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Knowing how to close

I'm a longtime baseball fan -- particularly a New York Yankees fan -- and as the regular season has come to a close and the playoffs have begun, I find myself thinking back with a little bit of sadness that I'll no longer be able to see the best relief pitcher in history perform, the great Mariano Rivera.

Of course like most Yankees fans, I'm sorry to see Rivera retire but thankful as well for the many wonderful years of entertainment and World Series championships to which he's contributed.

His career has been remarkable in many ways, not the least of which being the fact that he played all 19 years for the same team. And not only did he perform at an especially high level throughout, but he's also always been modest and especially classy in the way he's handled himself over his career. In fact, when it comes to earning respect from his peers and from fans, it's that quality of having great sportsmanship and humility that has probably meant as much as Rivera being a great pitcher that has earned him respect from so many.

To give an example, there was the time back in 2005 when Rivera and the Yankees visited the Boston Red Sox -- their biggest rival -- at Fenway Park. The year before Boston had beaten New York in an incredible playoff series in which they came back from a three-games-to-none deficit to win, with Rivera blowing a couple of saves along the way (unusual for him).

Early the next year New York went to Fenway and during the introductions they all booed the Yanks as usual. Then when they introduced Rivera the Red Sox fans gave him a standing ovation. It was a reference to his having blown those saves and struggling versus the Red Sox, and the fans were giving him kind of a mock cheer -- sort of like they were saying thanks for losing to us.

How did Rivera respond? Well, he just smiled real big and tipped his cap, being a good sport and recognizing what the Red Sox fans were doing.

When the Yankees visited Fenway for the last time this year, they had a big ceremony honoring Rivera, just as happened in all of the other ballparks. You could see on the faces of the players and the fans -- I'm talking about the Boston players and fans -- they didn't just respect him... they really loved this guy!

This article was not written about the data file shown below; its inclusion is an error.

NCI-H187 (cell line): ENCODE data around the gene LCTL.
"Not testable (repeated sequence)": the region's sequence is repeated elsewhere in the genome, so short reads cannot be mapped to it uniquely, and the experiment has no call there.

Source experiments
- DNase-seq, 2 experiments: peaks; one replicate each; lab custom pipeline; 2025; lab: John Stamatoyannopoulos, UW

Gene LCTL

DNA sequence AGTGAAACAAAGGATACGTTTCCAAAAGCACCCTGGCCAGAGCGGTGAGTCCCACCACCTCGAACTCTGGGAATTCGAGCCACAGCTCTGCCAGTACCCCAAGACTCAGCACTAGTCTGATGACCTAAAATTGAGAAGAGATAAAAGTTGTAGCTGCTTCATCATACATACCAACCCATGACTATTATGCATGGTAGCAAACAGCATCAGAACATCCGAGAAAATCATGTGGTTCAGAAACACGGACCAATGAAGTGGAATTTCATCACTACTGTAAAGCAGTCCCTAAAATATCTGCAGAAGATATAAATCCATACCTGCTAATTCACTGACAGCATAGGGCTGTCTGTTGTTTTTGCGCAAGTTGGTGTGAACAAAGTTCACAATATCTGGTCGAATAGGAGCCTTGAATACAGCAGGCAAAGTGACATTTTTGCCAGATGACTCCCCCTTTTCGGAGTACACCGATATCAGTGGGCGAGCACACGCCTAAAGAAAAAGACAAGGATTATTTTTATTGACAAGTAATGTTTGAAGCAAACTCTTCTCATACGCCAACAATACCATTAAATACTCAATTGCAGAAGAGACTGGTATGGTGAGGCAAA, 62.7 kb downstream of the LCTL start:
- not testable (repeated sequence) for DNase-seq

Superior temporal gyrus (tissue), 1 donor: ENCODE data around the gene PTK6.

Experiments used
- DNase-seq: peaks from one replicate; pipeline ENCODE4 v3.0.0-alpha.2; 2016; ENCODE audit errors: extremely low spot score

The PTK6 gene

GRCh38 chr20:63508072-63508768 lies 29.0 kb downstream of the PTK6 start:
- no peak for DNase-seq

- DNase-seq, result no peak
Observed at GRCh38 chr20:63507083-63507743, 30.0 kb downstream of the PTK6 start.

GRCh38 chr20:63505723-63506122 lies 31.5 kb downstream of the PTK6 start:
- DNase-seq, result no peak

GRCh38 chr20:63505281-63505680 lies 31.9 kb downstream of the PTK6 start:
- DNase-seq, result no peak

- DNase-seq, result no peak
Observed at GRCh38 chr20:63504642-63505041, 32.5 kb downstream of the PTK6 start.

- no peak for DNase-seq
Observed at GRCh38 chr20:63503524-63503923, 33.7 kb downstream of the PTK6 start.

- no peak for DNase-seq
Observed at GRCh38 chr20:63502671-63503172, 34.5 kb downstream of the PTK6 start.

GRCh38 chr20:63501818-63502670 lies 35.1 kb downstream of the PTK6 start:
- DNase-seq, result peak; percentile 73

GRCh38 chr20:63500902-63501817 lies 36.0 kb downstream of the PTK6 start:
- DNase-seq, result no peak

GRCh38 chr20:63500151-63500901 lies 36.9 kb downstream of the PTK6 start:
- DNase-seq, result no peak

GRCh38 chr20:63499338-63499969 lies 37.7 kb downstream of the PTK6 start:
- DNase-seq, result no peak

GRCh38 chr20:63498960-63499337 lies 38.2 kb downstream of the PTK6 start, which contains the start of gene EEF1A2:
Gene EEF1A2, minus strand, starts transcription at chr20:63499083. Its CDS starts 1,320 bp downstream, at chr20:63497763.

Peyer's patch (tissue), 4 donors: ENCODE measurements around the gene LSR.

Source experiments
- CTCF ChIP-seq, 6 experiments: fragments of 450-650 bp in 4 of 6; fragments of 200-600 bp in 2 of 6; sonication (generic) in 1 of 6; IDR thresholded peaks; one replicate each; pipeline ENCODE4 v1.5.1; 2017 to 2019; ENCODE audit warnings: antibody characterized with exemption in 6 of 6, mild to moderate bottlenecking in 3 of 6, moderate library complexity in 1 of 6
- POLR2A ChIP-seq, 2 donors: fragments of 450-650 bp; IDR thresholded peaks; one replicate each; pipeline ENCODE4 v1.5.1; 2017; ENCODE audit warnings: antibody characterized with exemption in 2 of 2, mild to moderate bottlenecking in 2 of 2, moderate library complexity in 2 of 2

How many players -- even the great ones -- who are retiring get anything like that?

This idea of respecting one's opponents is an important one, something Rivera's career kind of helps teach us insofar as his opponents all respected him, but he, too, often showed respect for those against whom he competed.

Rivera was incredibly successful, but he blew some saves once in a while. It's just like in poker where sometimes you can be a better player but can still lose to an opponent who isn't as good. That's why people watch baseball, because there are surprises. And that's one reason why people play poker, too, for the surprises. I had a lot just yesterday in fact... a lot of runner-runners!

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But it's that element of the unknown that inspires some to have humility about their accomplishments -- the fact that you can be best and still sometimes lose. It also can inspire respect for the game itself. In fact, it probably should.

In poker sometimes you'll see a good player lose to a less-skilled one and react differently. That is, rather than respect the opponent, the better player will say "You're so horrible, you're going to lose all your money" and so on. Or even players who win sometimes will fail to show respect to opponents they are beating, and thus fail to show respect to the game.

But think about Rivera striking somebody out to save another game. He never would say afterwards "Hey, go back to the minors!" He was always humble and always respected his opponents as well as the game. That's what a real champion is -- a class act who understands how good he is but also how his own abilities didn't mean he shouldn't respect those against which he competed, too.

So many baseball fans will say "Boy, I wish I had gotten a chance to see Babe Ruth or Lou Gehrig." I think before long people will be saying the same thing about Rivera, which is why I'm glad I did get to watch him -- the best closer in baseball -- for his whole career.

Chad Brown is a member of Team PokerStars Pro

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